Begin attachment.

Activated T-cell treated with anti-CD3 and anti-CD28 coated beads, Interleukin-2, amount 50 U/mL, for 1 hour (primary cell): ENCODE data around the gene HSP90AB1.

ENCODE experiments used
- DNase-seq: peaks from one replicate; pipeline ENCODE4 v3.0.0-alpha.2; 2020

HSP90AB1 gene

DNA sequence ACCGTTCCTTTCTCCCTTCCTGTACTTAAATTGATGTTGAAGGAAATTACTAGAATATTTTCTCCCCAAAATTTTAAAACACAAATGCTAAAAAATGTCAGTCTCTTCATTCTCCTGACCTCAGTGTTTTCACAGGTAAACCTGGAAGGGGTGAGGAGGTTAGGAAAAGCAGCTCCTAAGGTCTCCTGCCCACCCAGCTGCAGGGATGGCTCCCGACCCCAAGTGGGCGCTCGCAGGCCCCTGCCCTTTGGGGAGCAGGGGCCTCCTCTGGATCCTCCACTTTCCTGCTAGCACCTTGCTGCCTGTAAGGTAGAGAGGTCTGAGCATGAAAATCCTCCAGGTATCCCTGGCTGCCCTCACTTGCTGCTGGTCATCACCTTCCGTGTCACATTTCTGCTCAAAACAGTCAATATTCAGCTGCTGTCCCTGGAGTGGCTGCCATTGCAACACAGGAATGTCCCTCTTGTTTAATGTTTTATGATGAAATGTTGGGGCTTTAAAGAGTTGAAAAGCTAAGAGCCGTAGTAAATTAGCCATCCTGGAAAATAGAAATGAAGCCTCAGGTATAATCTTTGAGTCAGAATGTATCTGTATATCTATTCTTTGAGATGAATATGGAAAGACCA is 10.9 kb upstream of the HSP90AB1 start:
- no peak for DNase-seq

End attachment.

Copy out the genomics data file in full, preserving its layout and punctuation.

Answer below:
Activated T-cell treated with anti-CD3 and anti-CD28 coated beads, Interleukin-2, amount 50 U/mL, for 1 hour (primary cell): ENCODE data around the gene HSP90AB1.

ENCODE experiments used
- DNase-seq: peaks from one replicate; pipeline ENCODE4 v3.0.0-alpha.2; 2020

HSP90AB1 gene

DNA sequence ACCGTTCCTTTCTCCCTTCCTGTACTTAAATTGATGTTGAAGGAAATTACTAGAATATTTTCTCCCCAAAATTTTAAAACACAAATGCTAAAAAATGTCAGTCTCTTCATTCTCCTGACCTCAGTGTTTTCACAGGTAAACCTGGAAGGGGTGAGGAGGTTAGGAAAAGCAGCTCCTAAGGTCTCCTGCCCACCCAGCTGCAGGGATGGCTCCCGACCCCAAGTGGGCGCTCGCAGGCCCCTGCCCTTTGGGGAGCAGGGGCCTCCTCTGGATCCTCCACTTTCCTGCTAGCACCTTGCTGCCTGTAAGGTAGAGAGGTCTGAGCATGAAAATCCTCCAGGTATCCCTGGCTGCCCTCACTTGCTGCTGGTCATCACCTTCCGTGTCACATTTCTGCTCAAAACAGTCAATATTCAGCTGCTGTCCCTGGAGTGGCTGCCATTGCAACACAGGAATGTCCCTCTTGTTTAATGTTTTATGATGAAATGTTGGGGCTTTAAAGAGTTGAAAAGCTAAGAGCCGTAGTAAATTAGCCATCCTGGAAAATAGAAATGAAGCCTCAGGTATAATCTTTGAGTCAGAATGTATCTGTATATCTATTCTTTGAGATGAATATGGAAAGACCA is 10.9 kb upstream of the HSP90AB1 start:
- no peak for DNase-seq